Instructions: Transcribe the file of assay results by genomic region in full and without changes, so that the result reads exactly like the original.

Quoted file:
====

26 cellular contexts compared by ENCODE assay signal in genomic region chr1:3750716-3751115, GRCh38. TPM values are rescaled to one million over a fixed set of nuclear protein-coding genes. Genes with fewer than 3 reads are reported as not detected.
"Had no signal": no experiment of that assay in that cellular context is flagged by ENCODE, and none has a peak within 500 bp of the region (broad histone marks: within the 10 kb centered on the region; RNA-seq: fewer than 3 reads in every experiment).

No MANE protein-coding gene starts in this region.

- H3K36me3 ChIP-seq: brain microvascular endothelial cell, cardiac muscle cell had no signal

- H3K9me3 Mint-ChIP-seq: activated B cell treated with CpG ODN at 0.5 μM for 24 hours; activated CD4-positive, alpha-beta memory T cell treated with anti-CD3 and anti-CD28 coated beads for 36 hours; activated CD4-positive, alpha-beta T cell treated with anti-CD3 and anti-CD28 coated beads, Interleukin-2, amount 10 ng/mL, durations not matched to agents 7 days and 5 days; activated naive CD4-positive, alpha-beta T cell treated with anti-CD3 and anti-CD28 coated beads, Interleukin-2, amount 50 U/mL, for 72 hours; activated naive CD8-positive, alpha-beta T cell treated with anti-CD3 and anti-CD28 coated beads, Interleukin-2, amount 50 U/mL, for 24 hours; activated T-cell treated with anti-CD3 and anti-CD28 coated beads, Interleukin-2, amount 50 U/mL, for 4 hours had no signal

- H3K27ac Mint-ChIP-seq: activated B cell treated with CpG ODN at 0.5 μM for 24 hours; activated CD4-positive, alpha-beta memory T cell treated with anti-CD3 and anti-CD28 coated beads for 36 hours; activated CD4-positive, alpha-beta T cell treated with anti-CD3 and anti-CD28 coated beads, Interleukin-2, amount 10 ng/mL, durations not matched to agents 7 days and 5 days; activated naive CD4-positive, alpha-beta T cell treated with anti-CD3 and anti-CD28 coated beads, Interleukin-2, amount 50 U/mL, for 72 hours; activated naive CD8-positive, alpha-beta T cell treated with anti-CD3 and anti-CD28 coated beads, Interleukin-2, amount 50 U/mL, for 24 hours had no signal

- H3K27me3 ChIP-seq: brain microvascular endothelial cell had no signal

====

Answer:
26 cellular contexts compared by ENCODE assay signal in genomic region chr1:3750716-3751115, GRCh38. TPM values are rescaled to one million over a fixed set of nuclear protein-coding genes. Genes with fewer than 3 reads are reported as not detected.
"Had no signal": no experiment of that assay in that cellular context is flagged by ENCODE, and none has a peak within 500 bp of the region (broad histone marks: within the 10 kb centered on the region; RNA-seq: fewer than 3 reads in every experiment).

No MANE protein-coding gene starts in this region.

- H3K36me3 ChIP-seq: brain microvascular endothelial cell, cardiac muscle cell had no signal

- H3K9me3 Mint-ChIP-seq: activated B cell treated with CpG ODN at 0.5 μM for 24 hours; activated CD4-positive, alpha-beta memory T cell treated with anti-CD3 and anti-CD28 coated beads for 36 hours; activated CD4-positive, alpha-beta T cell treated with anti-CD3 and anti-CD28 coated beads, Interleukin-2, amount 10 ng/mL, durations not matched to agents 7 days and 5 days; activated naive CD4-positive, alpha-beta T cell treated with anti-CD3 and anti-CD28 coated beads, Interleukin-2, amount 50 U/mL, for 72 hours; activated naive CD8-positive, alpha-beta T cell treated with anti-CD3 and anti-CD28 coated beads, Interleukin-2, amount 50 U/mL, for 24 hours; activated T-cell treated with anti-CD3 and anti-CD28 coated beads, Interleukin-2, amount 50 U/mL, for 4 hours had no signal

- H3K27ac Mint-ChIP-seq: activated B cell treated with CpG ODN at 0.5 μM for 24 hours; activated CD4-positive, alpha-beta memory T cell treated with anti-CD3 and anti-CD28 coated beads for 36 hours; activated CD4-positive, alpha-beta T cell treated with anti-CD3 and anti-CD28 coated beads, Interleukin-2, amount 10 ng/mL, durations not matched to agents 7 days and 5 days; activated naive CD4-positive, alpha-beta T cell treated with anti-CD3 and anti-CD28 coated beads, Interleukin-2, amount 50 U/mL, for 72 hours; activated naive CD8-positive, alpha-beta T cell treated with anti-CD3 and anti-CD28 coated beads, Interleukin-2, amount 50 U/mL, for 24 hours had no signal

- H3K27me3 ChIP-seq: brain microvascular endothelial cell had no signal